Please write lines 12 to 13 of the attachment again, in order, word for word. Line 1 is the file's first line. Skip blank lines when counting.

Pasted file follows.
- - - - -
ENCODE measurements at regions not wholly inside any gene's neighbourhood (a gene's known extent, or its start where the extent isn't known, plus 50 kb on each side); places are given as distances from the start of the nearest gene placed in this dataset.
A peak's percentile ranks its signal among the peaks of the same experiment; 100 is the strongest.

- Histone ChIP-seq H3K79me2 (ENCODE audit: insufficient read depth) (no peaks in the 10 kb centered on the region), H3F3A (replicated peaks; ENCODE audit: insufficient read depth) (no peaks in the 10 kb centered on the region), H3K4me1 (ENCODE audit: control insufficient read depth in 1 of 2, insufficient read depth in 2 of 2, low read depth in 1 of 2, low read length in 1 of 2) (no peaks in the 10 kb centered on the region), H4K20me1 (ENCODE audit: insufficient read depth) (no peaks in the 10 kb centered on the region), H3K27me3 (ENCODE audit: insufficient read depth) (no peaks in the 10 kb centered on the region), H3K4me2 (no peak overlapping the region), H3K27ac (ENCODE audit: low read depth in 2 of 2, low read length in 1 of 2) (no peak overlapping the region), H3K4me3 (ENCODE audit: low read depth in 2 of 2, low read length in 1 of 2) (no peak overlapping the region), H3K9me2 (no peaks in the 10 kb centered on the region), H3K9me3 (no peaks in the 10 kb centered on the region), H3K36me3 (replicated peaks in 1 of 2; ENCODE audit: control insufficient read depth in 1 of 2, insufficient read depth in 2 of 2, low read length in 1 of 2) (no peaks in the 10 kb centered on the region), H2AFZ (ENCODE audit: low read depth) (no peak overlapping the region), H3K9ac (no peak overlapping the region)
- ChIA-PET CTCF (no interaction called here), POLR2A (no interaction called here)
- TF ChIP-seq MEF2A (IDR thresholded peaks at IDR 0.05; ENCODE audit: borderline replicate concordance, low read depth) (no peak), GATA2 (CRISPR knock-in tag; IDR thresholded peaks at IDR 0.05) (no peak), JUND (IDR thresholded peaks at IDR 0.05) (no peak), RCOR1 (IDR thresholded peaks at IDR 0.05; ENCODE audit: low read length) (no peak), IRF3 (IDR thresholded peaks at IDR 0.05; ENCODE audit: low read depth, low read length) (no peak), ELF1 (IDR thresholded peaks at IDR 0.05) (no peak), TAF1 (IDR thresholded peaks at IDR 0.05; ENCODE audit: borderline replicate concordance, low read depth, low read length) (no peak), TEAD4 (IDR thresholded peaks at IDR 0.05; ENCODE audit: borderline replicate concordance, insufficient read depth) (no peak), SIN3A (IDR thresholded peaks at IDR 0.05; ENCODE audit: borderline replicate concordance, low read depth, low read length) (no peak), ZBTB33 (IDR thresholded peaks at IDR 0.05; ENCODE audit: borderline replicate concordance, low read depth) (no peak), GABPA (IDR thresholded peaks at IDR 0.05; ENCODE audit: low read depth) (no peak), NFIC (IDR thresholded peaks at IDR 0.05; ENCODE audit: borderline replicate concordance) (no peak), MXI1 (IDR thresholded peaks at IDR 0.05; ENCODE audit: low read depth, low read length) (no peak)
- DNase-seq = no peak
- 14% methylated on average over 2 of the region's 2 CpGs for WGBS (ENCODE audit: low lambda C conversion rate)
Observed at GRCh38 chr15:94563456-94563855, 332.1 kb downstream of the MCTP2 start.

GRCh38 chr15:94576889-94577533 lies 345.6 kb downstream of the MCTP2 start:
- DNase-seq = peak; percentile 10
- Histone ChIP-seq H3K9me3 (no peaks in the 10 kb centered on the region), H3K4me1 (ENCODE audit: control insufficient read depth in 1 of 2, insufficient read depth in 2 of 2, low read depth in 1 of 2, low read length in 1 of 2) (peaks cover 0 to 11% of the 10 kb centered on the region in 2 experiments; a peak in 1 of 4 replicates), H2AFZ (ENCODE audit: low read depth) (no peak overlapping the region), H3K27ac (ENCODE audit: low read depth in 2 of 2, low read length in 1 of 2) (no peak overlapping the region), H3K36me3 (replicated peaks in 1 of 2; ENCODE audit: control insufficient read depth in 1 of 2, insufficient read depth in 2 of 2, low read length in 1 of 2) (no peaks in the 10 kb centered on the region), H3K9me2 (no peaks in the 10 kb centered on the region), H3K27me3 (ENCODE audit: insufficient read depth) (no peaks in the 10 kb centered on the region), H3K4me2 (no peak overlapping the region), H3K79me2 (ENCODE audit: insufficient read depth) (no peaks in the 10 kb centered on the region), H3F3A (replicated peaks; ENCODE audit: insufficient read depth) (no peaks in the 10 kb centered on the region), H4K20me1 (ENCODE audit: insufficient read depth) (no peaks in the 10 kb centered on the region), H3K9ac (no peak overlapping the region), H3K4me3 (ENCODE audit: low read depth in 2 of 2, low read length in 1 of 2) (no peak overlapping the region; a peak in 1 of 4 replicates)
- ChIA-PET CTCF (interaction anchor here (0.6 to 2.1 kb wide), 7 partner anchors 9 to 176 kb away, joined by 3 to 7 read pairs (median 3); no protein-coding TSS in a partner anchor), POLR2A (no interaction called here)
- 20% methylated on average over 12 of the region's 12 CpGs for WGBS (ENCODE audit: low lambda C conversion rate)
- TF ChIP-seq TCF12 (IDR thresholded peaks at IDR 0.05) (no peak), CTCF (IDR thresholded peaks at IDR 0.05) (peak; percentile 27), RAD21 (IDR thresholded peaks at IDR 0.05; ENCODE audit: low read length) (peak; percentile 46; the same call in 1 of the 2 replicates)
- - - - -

- ChIA-PET CTCF (interaction anchor here (0.6 to 2.1 kb wide), 7 partner anchors 9 to 176 kb away, joined by 3 to 7 read pairs (median 3); no protein-coding TSS in a partner anchor), POLR2A (no interaction called here)
- 20% methylated on average over 12 of the region's 12 CpGs for WGBS (ENCODE audit: low lambda C conversion rate)